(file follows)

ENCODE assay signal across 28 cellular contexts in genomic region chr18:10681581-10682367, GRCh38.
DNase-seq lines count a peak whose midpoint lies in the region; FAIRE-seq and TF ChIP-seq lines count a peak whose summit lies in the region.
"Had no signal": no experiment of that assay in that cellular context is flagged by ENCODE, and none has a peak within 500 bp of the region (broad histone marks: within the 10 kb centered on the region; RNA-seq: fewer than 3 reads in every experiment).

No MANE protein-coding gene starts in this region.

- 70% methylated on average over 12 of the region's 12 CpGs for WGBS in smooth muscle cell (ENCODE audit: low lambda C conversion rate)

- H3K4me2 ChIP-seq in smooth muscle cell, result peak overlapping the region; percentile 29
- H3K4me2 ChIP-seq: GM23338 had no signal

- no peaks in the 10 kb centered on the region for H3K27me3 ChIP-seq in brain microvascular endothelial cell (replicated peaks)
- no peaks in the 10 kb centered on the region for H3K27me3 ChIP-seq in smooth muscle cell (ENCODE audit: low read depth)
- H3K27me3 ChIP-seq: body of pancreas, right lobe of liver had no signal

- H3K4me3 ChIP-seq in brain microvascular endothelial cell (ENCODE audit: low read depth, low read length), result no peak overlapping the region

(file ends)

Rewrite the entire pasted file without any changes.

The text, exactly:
ENCODE assay signal across 28 cellular contexts in genomic region chr18:10681581-10682367, GRCh38.
DNase-seq lines count a peak whose midpoint lies in the region; FAIRE-seq and TF ChIP-seq lines count a peak whose summit lies in the region.
"Had no signal": no experiment of that assay in that cellular context is flagged by ENCODE, and none has a peak within 500 bp of the region (broad histone marks: within the 10 kb centered on the region; RNA-seq: fewer than 3 reads in every experiment).

No MANE protein-coding gene starts in this region.

- 70% methylated on average over 12 of the region's 12 CpGs for WGBS in smooth muscle cell (ENCODE audit: low lambda C conversion rate)

- H3K4me2 ChIP-seq in smooth muscle cell, result peak overlapping the region; percentile 29
- H3K4me2 ChIP-seq: GM23338 had no signal

- no peaks in the 10 kb centered on the region for H3K27me3 ChIP-seq in brain microvascular endothelial cell (replicated peaks)
- no peaks in the 10 kb centered on the region for H3K27me3 ChIP-seq in smooth muscle cell (ENCODE audit: low read depth)
- H3K27me3 ChIP-seq: body of pancreas, right lobe of liver had no signal

- H3K4me3 ChIP-seq in brain microvascular endothelial cell (ENCODE audit: low read depth, low read length), result no peak overlapping the region